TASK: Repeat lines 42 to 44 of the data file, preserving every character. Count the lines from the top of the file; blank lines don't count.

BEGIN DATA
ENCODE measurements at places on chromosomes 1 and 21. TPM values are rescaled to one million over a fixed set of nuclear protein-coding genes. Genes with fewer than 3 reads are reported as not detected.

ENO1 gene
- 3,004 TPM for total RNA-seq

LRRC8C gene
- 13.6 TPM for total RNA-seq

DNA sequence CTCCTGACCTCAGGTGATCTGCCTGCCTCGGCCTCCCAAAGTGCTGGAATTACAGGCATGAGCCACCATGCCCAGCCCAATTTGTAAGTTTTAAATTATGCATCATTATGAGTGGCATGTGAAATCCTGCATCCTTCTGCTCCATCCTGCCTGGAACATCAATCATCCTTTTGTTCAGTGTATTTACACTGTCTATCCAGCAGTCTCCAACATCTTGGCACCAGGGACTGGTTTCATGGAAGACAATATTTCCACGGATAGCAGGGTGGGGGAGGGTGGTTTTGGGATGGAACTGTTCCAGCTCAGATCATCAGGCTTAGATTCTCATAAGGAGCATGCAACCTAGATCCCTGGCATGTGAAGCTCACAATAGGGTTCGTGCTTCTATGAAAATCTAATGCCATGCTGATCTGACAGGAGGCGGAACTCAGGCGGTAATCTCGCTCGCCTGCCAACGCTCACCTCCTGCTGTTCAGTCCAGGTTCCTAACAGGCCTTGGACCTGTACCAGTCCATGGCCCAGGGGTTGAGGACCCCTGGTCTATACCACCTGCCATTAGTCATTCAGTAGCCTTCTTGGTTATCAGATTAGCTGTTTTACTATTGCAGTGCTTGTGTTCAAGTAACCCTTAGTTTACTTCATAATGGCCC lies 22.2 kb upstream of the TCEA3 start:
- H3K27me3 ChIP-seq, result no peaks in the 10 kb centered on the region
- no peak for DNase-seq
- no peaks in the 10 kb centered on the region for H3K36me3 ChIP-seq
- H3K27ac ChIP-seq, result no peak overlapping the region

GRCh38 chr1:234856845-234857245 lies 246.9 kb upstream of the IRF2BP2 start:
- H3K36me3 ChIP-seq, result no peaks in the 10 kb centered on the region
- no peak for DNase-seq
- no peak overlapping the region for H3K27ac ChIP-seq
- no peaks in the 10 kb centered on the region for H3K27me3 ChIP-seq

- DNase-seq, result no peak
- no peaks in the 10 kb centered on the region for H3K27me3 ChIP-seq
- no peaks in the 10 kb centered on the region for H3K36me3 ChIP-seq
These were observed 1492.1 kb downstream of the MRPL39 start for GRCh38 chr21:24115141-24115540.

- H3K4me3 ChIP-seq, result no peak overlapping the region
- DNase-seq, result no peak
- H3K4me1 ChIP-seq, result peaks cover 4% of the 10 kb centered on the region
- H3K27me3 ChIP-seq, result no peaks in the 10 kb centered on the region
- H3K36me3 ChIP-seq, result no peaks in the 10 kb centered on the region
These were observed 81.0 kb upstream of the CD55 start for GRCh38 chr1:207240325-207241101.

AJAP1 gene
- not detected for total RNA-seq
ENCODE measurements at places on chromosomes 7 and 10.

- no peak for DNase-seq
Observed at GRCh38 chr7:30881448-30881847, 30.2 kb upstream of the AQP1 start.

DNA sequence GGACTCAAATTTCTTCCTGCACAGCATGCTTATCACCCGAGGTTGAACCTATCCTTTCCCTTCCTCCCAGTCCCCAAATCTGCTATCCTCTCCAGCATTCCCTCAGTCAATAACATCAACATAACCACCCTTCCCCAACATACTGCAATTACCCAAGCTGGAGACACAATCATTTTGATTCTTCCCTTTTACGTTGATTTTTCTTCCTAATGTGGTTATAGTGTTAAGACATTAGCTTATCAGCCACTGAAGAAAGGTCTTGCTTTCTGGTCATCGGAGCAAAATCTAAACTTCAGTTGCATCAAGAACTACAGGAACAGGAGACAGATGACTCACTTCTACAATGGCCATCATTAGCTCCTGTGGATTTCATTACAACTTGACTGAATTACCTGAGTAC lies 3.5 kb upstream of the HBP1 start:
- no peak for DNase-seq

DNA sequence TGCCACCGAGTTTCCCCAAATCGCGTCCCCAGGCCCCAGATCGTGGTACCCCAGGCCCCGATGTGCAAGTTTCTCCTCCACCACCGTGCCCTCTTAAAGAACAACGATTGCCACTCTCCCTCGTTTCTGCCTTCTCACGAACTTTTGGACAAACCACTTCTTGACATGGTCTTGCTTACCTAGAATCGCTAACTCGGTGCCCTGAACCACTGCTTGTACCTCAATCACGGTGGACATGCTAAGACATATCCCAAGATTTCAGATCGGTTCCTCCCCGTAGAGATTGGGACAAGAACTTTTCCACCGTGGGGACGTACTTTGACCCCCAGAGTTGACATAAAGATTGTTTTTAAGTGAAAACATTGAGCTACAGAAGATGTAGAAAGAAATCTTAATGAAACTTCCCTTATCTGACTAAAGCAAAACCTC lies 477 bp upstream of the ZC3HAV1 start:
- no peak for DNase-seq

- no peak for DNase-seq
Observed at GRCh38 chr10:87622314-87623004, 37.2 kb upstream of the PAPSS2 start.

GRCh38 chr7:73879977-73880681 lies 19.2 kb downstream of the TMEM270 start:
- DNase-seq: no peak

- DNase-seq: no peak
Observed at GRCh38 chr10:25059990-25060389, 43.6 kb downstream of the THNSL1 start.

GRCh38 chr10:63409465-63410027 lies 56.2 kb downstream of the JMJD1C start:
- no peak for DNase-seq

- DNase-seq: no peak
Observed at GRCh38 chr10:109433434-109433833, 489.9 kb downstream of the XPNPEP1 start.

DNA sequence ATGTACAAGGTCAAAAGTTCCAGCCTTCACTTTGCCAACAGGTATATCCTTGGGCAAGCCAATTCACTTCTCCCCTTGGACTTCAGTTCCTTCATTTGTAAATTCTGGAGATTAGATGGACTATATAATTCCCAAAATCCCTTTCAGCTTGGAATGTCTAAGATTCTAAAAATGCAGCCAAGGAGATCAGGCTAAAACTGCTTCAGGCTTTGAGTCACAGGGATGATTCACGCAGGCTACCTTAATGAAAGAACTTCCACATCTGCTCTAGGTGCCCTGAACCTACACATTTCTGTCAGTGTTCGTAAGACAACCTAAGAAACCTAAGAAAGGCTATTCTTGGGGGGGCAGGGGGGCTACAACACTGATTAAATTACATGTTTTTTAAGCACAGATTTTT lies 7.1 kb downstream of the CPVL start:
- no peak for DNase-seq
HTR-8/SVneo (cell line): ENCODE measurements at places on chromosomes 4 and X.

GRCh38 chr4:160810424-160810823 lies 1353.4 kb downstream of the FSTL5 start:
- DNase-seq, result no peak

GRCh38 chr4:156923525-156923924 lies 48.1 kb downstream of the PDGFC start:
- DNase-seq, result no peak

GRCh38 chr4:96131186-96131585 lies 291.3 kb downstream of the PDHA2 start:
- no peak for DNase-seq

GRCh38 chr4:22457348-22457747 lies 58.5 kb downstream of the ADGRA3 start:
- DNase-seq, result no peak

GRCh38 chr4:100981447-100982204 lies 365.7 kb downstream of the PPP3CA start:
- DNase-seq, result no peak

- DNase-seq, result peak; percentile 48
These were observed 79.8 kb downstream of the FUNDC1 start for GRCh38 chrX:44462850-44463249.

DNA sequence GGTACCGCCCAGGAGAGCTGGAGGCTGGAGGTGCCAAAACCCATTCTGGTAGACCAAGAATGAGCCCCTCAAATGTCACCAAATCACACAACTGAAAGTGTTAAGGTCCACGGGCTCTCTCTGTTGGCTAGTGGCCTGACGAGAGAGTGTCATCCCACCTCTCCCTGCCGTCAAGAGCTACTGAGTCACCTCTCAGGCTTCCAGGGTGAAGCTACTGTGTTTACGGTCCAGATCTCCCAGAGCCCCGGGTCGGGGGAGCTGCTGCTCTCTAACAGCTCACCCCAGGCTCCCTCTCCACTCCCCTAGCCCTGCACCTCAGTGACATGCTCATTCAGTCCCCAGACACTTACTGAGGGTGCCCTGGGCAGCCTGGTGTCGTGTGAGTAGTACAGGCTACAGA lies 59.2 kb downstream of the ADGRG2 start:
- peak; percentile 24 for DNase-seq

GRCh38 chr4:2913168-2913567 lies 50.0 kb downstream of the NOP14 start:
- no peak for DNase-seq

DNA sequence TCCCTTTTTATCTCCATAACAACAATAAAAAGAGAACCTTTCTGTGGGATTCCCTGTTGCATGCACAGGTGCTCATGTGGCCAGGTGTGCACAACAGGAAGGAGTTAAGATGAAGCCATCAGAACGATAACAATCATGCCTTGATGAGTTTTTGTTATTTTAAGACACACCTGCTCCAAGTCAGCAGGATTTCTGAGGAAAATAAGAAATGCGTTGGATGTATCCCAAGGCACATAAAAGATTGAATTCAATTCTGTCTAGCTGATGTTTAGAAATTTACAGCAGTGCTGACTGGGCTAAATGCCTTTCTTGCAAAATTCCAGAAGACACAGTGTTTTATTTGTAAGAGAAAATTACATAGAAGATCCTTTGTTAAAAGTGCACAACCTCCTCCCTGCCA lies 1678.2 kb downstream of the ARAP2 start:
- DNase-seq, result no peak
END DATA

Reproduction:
- no peak for DNase-seq

- DNase-seq: no peak
Observed at GRCh38 chr10:109433434-109433833, 489.9 kb downstream of the XPNPEP1 start.